How to Take Your Time Back When You Feel Like You Have None
Many people think money is the most precious commodity, but I think it's time. When it comes down to it, time is really the only thing you have on this earth and there never seems to be enough of it. Between working a full-time job or being a full-time stay-at-home mom, to running your kids to band practice or soccer, to family gatherings, to church, the list goes on and on, but if you're anything like me, there's always something on your calendar. And even though you already have a fully booked schedule, you may feel like you still have so much more that you want to do and that you're not doing enough. I know that I feel like this all too often. In the wise words of David Allen, remember that, "You can do anything but not everything." While it's impossible for us to do everything we want all of the time, it is possible to be more efficient with your time and to create more time for yourself where you thought you had none.
Tips to Help You Create More Time in Your Life:
Create a schedule. Creating a schedule for how you want your days to run will keep you more organized, clear up any confusion so that you're not wasting time wondering what you should be doing in between appointments/tasks, and keep you on track for the day. Your schedule might differ from day to day, but start by creating what a typical daily schedule would look like for you. You might wake up at 7am, eat breakfast, go to work, go to the gym after work, come home and cook dinner, spend time with your family, tuck your kids into bed, and read before going to sleep for example.
Plan out your week. Once you know what your schedule looks like on a daily basis, you can plan out your week either in a paper planner or Google Calendar. By planning out your week ahead of time, you'll know exactly what to expect for the upcoming week, what you have time to do, and you'll know when to do each task. Learn all about how to use a Google Calendar to plan your week for success here.
Use a time tracking app. I recently started using a time tracking app called ATracker, which you can download for free in the app store. You simply enter the different categories you want to track (e.g., work, exercise, reading, errands, etc.) and then you click the category whenever you're engaging in that activity. By using this app, I can see what I spend my time on so that I know which areas need improvement. For instance, I was surprised to see how much time I spend watching TV and since TV is not a big priority in my life, I'd like to reduce the number of hours I watch TV and replace that time with a more productive habit. More importantly though, this app has brought awareness to my habits so that I can more easily choose whether or not I want to do one of them. For instance, I don't want to be spending much time on social media and I've noticed that when I'm about to track my time for social media, I'm like hmm I don't think I want to be doing this actually. Speaking of habits, I also recommend using a habit tracker. While I use the time tracking app to track all of my behaviors, I use my habit tracker to track only the habits I want to cultivate. I track things that I want to do (almost) every day like exercise, read, eat at home, and meditate. For every day I do the habit, the habit tracker gets a check mark in the box for that habit. It's so satisfying looking back at the month and seeing my habit tracker full of checkmarks that indicate all the healthy habits I engaged in. Make sure to grab a copy of my free habit tracker!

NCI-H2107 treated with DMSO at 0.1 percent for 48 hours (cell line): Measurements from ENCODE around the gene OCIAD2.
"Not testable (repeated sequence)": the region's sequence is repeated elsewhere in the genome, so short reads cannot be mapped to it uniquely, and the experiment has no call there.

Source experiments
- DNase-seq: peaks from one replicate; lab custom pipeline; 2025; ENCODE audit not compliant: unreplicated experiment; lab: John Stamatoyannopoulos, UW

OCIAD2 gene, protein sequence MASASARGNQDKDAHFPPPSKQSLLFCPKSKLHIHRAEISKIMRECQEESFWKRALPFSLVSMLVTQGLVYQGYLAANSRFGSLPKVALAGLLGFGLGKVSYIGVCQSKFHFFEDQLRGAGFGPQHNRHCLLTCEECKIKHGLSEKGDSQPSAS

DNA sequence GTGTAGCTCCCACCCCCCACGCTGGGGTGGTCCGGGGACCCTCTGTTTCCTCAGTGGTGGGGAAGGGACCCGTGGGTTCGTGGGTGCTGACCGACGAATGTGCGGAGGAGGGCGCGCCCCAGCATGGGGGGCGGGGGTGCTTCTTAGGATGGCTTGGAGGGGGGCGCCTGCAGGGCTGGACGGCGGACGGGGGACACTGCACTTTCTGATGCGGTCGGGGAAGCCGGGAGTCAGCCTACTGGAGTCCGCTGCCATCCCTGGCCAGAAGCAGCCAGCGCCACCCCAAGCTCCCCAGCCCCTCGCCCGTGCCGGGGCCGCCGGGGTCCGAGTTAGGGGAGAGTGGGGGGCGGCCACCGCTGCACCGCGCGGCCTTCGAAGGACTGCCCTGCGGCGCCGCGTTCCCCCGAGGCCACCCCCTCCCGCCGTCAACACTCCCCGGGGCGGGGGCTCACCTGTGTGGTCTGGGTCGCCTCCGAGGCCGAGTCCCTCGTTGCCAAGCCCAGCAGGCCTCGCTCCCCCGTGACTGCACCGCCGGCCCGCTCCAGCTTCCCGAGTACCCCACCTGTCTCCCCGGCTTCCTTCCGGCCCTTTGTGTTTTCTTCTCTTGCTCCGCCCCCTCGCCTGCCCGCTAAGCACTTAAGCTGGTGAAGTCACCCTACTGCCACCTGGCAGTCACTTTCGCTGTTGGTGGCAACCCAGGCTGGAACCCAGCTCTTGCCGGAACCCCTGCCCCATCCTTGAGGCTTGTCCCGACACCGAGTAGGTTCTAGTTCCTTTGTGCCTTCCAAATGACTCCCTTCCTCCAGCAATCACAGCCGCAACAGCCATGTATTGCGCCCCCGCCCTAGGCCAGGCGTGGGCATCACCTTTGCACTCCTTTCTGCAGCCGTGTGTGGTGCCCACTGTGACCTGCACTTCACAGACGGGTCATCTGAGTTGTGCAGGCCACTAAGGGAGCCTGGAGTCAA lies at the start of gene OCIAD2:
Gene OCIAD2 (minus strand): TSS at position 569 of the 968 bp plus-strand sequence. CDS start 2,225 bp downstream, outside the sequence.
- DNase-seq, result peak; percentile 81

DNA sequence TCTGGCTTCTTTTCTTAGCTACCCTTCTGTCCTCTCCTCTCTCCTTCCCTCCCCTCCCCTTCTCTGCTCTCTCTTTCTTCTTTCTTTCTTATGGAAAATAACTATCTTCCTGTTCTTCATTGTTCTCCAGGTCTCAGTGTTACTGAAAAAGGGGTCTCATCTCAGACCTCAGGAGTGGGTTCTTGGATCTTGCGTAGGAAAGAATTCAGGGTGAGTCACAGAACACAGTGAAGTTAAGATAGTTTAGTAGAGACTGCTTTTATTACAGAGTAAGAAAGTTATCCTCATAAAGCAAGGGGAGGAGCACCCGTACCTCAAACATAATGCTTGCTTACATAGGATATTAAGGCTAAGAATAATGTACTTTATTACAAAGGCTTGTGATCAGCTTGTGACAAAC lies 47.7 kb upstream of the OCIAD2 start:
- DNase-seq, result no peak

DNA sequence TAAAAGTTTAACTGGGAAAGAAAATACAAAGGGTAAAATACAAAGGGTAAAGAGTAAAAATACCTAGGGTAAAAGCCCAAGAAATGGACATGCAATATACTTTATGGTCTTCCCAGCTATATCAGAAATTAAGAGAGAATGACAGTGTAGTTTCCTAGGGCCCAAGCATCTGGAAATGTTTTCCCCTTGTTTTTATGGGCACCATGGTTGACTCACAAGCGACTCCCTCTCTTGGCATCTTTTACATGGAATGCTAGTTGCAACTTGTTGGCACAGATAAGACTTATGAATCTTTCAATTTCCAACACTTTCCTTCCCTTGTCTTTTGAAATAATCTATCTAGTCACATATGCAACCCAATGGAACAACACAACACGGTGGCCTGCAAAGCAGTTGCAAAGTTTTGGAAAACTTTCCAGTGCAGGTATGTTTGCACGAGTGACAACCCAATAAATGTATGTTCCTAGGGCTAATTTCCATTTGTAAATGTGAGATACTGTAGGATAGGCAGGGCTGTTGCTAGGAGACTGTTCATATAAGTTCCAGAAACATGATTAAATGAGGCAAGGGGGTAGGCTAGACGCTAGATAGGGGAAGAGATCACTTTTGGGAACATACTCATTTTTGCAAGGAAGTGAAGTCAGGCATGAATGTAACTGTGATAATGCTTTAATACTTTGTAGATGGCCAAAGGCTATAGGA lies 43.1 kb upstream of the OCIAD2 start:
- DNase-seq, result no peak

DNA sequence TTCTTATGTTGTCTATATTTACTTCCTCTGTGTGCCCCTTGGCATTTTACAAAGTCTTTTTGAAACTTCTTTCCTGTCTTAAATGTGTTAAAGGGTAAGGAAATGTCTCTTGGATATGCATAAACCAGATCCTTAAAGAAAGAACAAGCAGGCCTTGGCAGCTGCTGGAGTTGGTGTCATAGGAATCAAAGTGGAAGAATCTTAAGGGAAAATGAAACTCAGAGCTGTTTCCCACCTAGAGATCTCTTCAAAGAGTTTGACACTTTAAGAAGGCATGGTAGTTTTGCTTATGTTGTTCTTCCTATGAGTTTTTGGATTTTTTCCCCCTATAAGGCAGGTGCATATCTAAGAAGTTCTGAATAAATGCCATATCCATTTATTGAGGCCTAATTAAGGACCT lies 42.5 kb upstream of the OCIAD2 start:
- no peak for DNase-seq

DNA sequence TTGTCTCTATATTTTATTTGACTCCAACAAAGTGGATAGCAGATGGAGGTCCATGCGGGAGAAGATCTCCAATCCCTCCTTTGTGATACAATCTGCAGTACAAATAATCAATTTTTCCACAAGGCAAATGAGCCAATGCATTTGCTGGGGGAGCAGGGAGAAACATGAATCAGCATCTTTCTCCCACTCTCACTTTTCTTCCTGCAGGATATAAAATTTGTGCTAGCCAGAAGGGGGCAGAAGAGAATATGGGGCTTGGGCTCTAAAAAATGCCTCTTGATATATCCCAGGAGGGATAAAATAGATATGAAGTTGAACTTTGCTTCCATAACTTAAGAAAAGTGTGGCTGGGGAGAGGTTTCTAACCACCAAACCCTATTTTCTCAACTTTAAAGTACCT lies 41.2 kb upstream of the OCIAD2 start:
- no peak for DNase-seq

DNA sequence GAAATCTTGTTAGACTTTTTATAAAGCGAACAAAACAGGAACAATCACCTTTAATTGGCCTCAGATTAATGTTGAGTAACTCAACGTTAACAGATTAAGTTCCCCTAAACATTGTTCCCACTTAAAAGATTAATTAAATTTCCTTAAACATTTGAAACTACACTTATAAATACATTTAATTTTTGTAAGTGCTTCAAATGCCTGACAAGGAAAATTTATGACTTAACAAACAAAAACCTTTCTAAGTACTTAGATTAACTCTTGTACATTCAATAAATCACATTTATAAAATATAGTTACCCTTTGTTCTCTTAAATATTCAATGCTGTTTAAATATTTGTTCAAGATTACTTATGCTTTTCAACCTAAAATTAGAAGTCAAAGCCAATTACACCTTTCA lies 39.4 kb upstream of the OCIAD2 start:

Start with the most important task of the day. It's natural to want to save the biggest or most important thing you have to do for the end of the day because the task might seem daunting or you might think you can focus on the task better once you have the little things out of the way. I recommend starting with your hardest task first because that task will likely require the most energy, so you don't want to wait until the end of the day when you're tired. Plus, you'll feel so good about the rest of the day if you finish your big task first.